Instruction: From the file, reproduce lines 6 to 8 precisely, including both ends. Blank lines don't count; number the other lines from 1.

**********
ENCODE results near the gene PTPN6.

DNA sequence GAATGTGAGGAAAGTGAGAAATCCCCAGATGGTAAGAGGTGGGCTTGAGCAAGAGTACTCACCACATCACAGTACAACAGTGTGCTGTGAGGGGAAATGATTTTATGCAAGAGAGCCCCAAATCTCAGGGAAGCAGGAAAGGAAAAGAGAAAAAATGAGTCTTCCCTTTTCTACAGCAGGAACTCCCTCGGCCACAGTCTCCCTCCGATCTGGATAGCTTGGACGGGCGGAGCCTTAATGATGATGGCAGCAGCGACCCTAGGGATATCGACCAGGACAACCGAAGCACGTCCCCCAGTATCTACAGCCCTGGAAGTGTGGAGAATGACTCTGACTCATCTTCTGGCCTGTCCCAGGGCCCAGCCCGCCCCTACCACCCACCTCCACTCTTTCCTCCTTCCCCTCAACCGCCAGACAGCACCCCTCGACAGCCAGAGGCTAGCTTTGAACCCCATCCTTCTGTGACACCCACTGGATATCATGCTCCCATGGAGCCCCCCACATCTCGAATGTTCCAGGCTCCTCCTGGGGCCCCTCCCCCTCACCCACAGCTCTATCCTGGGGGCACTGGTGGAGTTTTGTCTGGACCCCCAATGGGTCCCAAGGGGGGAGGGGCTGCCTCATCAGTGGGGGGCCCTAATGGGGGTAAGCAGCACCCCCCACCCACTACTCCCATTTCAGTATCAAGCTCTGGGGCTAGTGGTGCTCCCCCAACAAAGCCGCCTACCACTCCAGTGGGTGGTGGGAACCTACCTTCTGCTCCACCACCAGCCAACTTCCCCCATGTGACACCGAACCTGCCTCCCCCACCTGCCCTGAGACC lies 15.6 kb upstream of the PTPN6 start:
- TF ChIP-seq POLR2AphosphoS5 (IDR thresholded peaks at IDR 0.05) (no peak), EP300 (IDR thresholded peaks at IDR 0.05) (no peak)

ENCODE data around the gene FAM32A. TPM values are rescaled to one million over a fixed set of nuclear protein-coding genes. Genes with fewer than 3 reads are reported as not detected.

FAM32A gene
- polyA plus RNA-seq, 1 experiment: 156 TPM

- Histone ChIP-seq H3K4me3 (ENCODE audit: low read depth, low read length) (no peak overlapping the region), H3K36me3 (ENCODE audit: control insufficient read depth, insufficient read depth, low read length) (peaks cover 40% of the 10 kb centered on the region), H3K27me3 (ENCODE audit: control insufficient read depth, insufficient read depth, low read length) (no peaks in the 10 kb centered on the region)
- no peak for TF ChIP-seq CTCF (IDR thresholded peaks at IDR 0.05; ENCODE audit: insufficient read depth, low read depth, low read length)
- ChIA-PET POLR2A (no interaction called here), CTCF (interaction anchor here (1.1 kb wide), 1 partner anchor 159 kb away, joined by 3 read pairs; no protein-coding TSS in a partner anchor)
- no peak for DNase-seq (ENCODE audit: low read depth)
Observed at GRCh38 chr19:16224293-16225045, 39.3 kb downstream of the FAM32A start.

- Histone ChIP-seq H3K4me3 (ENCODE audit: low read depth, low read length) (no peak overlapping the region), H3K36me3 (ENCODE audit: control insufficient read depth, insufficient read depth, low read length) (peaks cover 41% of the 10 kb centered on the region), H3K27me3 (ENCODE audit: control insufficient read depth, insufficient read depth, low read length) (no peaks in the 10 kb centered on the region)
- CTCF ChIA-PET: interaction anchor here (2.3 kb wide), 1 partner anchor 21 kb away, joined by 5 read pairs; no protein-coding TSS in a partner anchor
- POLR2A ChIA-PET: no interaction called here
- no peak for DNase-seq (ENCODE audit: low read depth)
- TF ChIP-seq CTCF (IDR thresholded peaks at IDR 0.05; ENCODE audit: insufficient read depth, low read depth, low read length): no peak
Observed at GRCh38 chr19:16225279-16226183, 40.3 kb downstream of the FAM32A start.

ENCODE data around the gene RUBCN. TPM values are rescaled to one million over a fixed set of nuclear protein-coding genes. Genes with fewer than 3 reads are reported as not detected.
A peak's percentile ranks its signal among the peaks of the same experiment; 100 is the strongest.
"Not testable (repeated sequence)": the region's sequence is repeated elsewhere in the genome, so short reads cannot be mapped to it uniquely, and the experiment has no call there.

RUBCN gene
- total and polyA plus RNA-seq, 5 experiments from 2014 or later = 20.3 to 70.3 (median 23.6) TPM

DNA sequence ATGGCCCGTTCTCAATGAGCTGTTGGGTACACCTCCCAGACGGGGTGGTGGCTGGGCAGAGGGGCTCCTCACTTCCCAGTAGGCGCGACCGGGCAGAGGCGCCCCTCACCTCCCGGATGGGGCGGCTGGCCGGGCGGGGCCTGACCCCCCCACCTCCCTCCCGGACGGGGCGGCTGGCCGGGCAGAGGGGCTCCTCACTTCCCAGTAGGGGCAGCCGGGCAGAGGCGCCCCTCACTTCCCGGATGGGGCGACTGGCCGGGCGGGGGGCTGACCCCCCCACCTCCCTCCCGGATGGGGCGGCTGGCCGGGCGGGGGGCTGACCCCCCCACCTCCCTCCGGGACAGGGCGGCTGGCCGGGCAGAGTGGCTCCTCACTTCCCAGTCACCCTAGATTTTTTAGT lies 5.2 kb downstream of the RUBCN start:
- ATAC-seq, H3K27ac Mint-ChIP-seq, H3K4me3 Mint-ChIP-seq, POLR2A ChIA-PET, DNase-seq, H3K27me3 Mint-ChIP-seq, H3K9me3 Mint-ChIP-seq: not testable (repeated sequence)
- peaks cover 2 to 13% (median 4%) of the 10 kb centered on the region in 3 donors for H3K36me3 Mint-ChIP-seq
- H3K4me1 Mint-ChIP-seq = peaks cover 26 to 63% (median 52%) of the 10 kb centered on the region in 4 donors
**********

- polyA plus RNA-seq, 1 experiment: 156 TPM

- Histone ChIP-seq H3K4me3 (ENCODE audit: low read depth, low read length) (no peak overlapping the region), H3K36me3 (ENCODE audit: control insufficient read depth, insufficient read depth, low read length) (peaks cover 40% of the 10 kb centered on the region), H3K27me3 (ENCODE audit: control insufficient read depth, insufficient read depth, low read length) (no peaks in the 10 kb centered on the region)
- no peak for TF ChIP-seq CTCF (IDR thresholded peaks at IDR 0.05; ENCODE audit: insufficient read depth, low read depth, low read length)